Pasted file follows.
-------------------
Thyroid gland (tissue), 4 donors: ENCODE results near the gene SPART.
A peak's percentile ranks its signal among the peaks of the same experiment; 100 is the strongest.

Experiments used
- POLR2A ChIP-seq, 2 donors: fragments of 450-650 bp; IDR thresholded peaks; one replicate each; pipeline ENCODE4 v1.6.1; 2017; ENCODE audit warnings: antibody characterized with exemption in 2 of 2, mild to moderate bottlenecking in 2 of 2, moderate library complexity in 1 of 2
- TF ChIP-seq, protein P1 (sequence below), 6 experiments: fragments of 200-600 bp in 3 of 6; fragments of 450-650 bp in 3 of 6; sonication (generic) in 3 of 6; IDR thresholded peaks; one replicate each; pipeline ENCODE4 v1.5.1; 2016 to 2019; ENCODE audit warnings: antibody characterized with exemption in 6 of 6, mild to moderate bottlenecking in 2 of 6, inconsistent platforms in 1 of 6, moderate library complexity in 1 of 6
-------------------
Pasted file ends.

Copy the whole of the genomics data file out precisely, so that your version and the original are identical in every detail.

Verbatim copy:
Thyroid gland (tissue), 4 donors: ENCODE results near the gene SPART.
A peak's percentile ranks its signal among the peaks of the same experiment; 100 is the strongest.

Experiments used
- POLR2A ChIP-seq, 2 donors: fragments of 450-650 bp; IDR thresholded peaks; one replicate each; pipeline ENCODE4 v1.6.1; 2017; ENCODE audit warnings: antibody characterized with exemption in 2 of 2, mild to moderate bottlenecking in 2 of 2, moderate library complexity in 1 of 2
- TF ChIP-seq, protein P1 (sequence below), 6 experiments: fragments of 200-600 bp in 3 of 6; fragments of 450-650 bp in 3 of 6; sonication (generic) in 3 of 6; IDR thresholded peaks; one replicate each; pipeline ENCODE4 v1.5.1; 2016 to 2019; ENCODE audit warnings: antibody characterized with exemption in 6 of 6, mild to moderate bottlenecking in 2 of 6, inconsistent platforms in 1 of 6, moderate library complexity in 1 of 6